Wednesday, December 16, 2020

Singapore’s hawker culture clinches spot on Unesco’s intangible cultural heritage list

By Tessa Oh

December 16, 2020

SINGAPORE — After a journey of more than two years, Singapore’s hawker culture has made it onto a prestigious list of international treasures, alongside Indonesia’s angklung musical tradition and South Korea’s kimjang, the making and sharing of kimchi.

The decision to inscribe hawker culture in Singapore onto the Intangible Cultural Heritage of Humanity list under the United Nations Educational, Scientific and Cultural Organisation (Unesco) was announced by the international body's intergovernmental committee on Wednesday (Dec 16).

This comes five years after Singapore’s successful bid to have the Botanic Gardens listed as a Unesco World Heritage Site.

The nation's hawker culture joins the more than 463 items already inscribed on the list of intangible culture heritage. This is Singapore's first attempt at making this Unesco list.

Unesco recognises intangible cultural heritage as “living heritage” where traditions and practices are passed from one generation to the next.

Last month, in recommending its inclusion, a 12-member evaluation body noted that hawker culture is integral to Singapore’s way of life and provides a sense of identity and continuity for people across the generations.

It announced its recommendation after deeming that Singapore’s Unesco submission had fulfilled all the criteria required.

Singapore’s bid to make it onto the coveted list began in March 2019, when it made its submission to Unesco.

The organisations involved in the submission — the National Environment Agency, National Heritage Board, and The Federation of Merchants' Associations — highlighted several aspects of hawker culture.

These included hawker centres as community dining spaces, the culinary skills of hawkers, hawker centres as a reflection of Singapore’s multicultural society, and a “thriving culture” in a highly urban environment.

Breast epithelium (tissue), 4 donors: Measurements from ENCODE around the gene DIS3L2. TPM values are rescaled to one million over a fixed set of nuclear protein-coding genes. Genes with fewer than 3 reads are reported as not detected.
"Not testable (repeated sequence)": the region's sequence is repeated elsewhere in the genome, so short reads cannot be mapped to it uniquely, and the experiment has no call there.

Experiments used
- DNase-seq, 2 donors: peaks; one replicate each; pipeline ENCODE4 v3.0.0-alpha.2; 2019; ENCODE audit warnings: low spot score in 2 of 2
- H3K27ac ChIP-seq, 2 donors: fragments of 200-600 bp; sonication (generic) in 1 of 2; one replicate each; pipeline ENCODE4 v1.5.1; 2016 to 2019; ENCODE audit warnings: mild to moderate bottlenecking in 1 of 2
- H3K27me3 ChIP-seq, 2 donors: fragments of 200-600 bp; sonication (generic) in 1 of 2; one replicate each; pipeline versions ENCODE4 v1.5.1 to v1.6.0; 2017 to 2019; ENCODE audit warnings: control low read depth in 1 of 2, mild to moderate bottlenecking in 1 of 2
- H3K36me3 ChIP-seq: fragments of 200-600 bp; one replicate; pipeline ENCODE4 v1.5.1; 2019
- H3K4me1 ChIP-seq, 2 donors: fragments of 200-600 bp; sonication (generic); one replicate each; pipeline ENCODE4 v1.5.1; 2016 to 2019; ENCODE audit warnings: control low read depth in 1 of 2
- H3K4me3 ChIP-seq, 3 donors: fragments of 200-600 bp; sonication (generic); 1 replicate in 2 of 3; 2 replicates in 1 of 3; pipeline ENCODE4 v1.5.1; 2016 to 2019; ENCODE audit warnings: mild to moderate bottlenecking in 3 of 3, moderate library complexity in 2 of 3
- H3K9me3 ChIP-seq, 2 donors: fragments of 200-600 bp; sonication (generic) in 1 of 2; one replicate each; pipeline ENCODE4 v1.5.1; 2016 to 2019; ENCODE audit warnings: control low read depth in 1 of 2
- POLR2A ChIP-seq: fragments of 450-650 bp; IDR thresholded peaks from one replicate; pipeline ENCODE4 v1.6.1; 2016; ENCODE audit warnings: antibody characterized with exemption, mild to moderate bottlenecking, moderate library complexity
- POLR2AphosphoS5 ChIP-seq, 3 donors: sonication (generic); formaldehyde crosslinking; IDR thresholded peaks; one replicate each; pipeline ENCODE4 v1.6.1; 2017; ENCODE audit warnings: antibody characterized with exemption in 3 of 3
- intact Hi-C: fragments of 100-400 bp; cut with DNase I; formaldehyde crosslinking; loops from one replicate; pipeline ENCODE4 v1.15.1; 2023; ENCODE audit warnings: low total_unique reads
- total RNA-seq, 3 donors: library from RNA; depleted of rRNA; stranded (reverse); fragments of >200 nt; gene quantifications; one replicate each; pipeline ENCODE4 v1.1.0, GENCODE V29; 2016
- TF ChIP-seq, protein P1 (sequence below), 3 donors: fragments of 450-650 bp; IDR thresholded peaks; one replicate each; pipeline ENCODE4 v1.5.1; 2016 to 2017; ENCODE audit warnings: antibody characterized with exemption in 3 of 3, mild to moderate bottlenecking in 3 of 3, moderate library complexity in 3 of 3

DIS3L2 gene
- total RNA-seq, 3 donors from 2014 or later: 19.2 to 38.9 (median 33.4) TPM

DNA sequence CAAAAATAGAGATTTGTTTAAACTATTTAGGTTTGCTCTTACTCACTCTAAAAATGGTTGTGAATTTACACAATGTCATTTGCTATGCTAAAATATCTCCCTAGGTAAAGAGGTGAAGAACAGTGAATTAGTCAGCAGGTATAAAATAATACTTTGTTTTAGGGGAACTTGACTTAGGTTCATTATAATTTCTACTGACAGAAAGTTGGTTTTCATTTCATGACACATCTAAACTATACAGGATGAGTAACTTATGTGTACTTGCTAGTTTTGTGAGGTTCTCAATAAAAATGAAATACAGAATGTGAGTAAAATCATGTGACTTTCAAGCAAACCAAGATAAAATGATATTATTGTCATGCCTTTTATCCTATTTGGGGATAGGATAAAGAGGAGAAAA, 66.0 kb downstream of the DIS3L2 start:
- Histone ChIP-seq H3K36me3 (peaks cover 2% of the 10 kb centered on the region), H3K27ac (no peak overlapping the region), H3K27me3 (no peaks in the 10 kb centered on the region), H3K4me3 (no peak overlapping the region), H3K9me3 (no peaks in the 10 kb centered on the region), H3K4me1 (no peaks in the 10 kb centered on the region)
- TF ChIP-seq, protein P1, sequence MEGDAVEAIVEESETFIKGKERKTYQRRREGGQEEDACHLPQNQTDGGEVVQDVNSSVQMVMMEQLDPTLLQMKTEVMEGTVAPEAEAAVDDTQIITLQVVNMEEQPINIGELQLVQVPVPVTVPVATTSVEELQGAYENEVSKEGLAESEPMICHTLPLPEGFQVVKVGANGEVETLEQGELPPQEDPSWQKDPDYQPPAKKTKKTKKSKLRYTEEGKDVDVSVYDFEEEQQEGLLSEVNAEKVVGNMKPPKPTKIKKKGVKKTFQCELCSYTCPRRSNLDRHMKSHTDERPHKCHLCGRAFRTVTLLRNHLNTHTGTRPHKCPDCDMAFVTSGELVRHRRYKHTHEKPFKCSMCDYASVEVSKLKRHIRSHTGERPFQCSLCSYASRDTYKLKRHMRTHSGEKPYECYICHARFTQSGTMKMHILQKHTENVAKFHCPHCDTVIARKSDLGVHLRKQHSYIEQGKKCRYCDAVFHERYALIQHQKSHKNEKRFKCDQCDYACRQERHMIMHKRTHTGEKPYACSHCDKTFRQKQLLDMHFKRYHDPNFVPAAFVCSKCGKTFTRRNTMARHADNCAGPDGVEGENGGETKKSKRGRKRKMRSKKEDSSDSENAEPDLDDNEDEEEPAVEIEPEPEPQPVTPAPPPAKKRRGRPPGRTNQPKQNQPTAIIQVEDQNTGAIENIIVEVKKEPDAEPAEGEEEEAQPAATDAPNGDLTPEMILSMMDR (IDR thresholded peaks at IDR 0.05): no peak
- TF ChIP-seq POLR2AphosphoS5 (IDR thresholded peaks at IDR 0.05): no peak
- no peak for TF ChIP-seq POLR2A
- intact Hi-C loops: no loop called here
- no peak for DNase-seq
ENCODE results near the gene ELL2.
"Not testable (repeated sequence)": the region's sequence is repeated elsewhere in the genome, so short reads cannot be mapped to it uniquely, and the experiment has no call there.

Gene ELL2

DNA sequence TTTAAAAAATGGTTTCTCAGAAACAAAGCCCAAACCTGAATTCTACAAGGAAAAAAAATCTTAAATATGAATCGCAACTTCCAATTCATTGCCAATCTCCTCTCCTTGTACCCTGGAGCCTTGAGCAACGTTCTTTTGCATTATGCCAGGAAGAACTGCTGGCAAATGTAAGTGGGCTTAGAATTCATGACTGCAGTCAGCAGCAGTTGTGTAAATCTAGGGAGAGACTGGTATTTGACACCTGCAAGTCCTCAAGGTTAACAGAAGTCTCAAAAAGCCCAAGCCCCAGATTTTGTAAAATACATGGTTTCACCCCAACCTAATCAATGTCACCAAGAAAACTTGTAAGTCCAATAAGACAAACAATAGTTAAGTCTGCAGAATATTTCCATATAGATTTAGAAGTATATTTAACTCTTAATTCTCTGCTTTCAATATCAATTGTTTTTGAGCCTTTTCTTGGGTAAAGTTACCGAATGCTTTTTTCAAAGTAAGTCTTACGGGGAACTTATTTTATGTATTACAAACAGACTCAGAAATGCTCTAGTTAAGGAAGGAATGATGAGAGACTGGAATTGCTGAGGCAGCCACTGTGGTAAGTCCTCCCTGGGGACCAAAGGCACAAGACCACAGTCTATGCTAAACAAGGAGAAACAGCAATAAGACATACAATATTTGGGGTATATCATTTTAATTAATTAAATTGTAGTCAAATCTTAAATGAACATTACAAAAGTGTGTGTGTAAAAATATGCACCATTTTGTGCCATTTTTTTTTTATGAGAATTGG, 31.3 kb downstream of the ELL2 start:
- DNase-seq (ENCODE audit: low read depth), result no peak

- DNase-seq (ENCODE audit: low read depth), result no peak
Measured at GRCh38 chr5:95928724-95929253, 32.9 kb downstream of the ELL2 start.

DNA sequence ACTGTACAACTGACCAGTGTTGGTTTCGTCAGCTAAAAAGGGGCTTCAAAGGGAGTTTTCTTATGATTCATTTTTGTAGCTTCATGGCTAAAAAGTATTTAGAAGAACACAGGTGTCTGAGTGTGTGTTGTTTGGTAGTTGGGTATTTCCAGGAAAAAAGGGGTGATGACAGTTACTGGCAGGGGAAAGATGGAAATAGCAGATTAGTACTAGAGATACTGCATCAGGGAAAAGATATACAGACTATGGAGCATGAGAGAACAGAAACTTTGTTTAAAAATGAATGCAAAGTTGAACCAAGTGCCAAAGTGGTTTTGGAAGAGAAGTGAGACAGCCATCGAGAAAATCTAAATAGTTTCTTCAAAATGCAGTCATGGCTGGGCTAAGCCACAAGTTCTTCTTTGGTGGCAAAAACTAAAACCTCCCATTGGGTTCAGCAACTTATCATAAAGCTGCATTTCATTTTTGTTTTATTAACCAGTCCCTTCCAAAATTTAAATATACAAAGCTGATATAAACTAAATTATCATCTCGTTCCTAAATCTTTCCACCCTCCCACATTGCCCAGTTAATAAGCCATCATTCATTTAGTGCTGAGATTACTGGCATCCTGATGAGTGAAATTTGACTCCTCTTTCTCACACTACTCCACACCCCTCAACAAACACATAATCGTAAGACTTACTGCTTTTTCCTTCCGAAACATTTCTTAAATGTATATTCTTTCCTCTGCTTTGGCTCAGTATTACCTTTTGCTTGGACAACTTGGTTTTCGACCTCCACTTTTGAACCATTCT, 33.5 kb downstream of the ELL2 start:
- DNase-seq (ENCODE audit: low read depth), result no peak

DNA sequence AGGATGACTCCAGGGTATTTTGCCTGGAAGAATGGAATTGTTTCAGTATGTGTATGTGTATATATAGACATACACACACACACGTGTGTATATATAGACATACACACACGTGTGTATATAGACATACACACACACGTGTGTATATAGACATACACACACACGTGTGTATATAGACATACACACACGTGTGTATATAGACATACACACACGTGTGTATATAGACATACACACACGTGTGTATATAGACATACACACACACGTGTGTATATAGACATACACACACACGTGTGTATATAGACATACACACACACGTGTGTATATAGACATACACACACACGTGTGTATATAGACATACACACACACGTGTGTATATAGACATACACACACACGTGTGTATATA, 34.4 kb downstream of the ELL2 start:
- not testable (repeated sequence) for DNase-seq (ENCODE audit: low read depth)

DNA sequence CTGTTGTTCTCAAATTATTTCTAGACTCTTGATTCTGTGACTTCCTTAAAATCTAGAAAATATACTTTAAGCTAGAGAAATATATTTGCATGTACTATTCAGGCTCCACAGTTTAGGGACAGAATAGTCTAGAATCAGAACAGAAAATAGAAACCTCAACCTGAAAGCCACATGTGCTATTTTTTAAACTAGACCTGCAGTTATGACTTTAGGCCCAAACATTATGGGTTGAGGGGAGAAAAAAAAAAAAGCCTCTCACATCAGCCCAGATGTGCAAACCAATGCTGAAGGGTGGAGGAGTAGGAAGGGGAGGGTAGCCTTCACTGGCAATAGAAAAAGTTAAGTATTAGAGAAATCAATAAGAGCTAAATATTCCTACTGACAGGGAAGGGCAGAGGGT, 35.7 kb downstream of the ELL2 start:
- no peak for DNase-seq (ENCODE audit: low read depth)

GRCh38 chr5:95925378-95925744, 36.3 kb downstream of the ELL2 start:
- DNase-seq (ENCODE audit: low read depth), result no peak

In a recent interview with TODAY, Mr Victor Yue, honorary treasurer of Singapore Heritage Society, said that the Unesco spot will give stakeholders greater impetus to improve the infrastructure and cleanliness of hawker centres.

Indeed, in 2011, Dr Vivian Balakrishnan who was then Minister for Environment and Water Resources announced that 10 new hawker centres were to be built over the next decade, mostly in new housing estates such as Pasir Ris and Punggol.

Food blogger Leslie Tay said that making the Unesco list will also improve the profile of hawkers here, with the Government putting in more resources to upgrade hawker centres and attract more patrons.

One hawker, soya bean stall owner Low Teck Seng, said that the recognition by the international body will also draw tourists to hawker centres once the tourism industry recovers from the Covid-19 pandemic.

Mr Darren Teo, co-owner of fish soup stall Seafood Pirates at Yishun Park Hawker Centre, told TODAY that with Unesco requiring state parties to update the committee on measures they have taken to maintain their intangible heritage every six years, there will be more impetus for the Government to attract new blood to the trade and keep it going.

How Singapore's Hawker culture started

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